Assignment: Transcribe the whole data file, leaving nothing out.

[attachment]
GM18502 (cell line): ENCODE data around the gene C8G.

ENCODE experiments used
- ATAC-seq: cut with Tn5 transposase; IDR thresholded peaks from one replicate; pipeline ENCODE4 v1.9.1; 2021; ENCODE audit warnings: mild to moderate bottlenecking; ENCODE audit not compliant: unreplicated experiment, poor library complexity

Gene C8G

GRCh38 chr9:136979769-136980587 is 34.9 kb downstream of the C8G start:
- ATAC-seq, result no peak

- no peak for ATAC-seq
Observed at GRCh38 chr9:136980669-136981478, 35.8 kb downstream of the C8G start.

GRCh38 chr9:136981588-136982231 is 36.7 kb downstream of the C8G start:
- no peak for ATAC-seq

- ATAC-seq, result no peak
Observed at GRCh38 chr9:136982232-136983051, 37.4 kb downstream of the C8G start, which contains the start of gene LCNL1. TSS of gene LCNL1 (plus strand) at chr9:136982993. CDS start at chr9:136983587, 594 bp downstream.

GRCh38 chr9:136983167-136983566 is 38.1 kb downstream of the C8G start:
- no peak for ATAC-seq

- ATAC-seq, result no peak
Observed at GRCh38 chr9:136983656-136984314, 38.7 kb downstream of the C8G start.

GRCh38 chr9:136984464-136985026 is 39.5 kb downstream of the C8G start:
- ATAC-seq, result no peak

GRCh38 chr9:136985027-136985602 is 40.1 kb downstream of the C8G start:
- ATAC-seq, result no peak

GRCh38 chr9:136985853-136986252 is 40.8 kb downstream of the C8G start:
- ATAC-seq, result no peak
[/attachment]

GM18502 (cell line): ENCODE data around the gene C8G.

ENCODE experiments used
- ATAC-seq: cut with Tn5 transposase; IDR thresholded peaks from one replicate; pipeline ENCODE4 v1.9.1; 2021; ENCODE audit warnings: mild to moderate bottlenecking; ENCODE audit not compliant: unreplicated experiment, poor library complexity

Gene C8G

GRCh38 chr9:136979769-136980587 is 34.9 kb downstream of the C8G start:
- ATAC-seq, result no peak

- no peak for ATAC-seq
Observed at GRCh38 chr9:136980669-136981478, 35.8 kb downstream of the C8G start.

GRCh38 chr9:136981588-136982231 is 36.7 kb downstream of the C8G start:
- no peak for ATAC-seq

- ATAC-seq, result no peak
Observed at GRCh38 chr9:136982232-136983051, 37.4 kb downstream of the C8G start, which contains the start of gene LCNL1. TSS of gene LCNL1 (plus strand) at chr9:136982993. CDS start at chr9:136983587, 594 bp downstream.

GRCh38 chr9:136983167-136983566 is 38.1 kb downstream of the C8G start:
- no peak for ATAC-seq

- ATAC-seq, result no peak
Observed at GRCh38 chr9:136983656-136984314, 38.7 kb downstream of the C8G start.

GRCh38 chr9:136984464-136985026 is 39.5 kb downstream of the C8G start:
- ATAC-seq, result no peak

GRCh38 chr9:136985027-136985602 is 40.1 kb downstream of the C8G start:
- ATAC-seq, result no peak

GRCh38 chr9:136985853-136986252 is 40.8 kb downstream of the C8G start:
- ATAC-seq, result no peak